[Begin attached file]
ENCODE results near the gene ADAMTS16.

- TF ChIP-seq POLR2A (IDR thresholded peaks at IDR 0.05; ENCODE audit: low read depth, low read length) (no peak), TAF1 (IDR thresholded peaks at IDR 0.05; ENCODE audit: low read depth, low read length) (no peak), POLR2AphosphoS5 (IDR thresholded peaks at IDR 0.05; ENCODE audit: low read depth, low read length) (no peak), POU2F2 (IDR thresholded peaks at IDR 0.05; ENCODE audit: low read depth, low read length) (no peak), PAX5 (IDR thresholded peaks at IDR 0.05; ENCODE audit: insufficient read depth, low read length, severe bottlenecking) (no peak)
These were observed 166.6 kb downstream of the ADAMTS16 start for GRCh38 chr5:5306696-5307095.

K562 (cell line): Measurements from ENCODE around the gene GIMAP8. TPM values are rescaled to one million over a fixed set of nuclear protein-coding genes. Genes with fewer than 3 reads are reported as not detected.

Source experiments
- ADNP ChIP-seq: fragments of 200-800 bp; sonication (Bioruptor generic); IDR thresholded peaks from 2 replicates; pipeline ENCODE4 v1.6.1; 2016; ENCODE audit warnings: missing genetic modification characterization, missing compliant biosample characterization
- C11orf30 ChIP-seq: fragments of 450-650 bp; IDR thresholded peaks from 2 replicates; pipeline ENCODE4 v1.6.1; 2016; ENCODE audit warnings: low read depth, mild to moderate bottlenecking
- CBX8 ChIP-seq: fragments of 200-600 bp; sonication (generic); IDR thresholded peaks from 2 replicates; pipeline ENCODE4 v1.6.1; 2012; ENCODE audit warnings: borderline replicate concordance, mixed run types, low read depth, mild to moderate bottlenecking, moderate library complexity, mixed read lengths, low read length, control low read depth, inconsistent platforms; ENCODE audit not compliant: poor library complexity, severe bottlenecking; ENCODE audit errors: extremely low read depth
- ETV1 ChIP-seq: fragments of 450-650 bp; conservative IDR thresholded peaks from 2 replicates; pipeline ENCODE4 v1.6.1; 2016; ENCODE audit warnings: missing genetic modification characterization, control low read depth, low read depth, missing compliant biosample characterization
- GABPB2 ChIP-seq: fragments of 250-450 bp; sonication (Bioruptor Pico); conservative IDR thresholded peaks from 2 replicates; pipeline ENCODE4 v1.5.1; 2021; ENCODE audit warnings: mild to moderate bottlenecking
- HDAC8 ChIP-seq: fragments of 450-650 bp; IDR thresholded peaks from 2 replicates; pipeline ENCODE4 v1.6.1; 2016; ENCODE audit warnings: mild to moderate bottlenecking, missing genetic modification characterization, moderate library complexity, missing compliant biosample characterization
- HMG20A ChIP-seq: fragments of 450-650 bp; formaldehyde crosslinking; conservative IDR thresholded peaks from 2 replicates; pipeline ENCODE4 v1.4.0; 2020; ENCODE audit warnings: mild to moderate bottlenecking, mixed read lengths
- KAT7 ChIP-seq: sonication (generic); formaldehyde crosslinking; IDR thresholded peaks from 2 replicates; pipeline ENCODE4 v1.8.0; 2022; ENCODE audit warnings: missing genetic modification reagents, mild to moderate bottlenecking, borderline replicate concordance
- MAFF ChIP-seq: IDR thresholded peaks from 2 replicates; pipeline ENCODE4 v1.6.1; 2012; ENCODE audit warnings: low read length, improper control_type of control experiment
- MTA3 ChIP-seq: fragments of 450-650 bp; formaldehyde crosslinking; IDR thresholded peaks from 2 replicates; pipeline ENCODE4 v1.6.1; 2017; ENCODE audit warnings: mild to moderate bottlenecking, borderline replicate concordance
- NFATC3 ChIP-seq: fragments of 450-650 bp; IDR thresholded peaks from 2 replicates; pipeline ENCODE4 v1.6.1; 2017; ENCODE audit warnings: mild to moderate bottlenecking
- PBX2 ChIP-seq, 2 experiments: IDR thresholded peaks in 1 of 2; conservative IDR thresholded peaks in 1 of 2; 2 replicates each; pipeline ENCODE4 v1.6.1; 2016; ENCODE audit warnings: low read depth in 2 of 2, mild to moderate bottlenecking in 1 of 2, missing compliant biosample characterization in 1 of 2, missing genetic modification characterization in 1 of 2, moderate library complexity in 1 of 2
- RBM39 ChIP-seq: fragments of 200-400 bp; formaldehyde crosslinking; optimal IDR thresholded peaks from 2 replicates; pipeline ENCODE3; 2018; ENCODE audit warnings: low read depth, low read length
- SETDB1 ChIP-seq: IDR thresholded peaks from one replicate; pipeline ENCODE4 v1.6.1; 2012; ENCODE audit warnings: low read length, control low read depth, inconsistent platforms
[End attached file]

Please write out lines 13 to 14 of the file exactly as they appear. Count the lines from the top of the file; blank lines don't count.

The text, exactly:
- KAT7 ChIP-seq: sonication (generic); formaldehyde crosslinking; IDR thresholded peaks from 2 replicates; pipeline ENCODE4 v1.8.0; 2022; ENCODE audit warnings: missing genetic modification reagents, mild to moderate bottlenecking, borderline replicate concordance
- MAFF ChIP-seq: IDR thresholded peaks from 2 replicates; pipeline ENCODE4 v1.6.1; 2012; ENCODE audit warnings: low read length, improper control_type of control experiment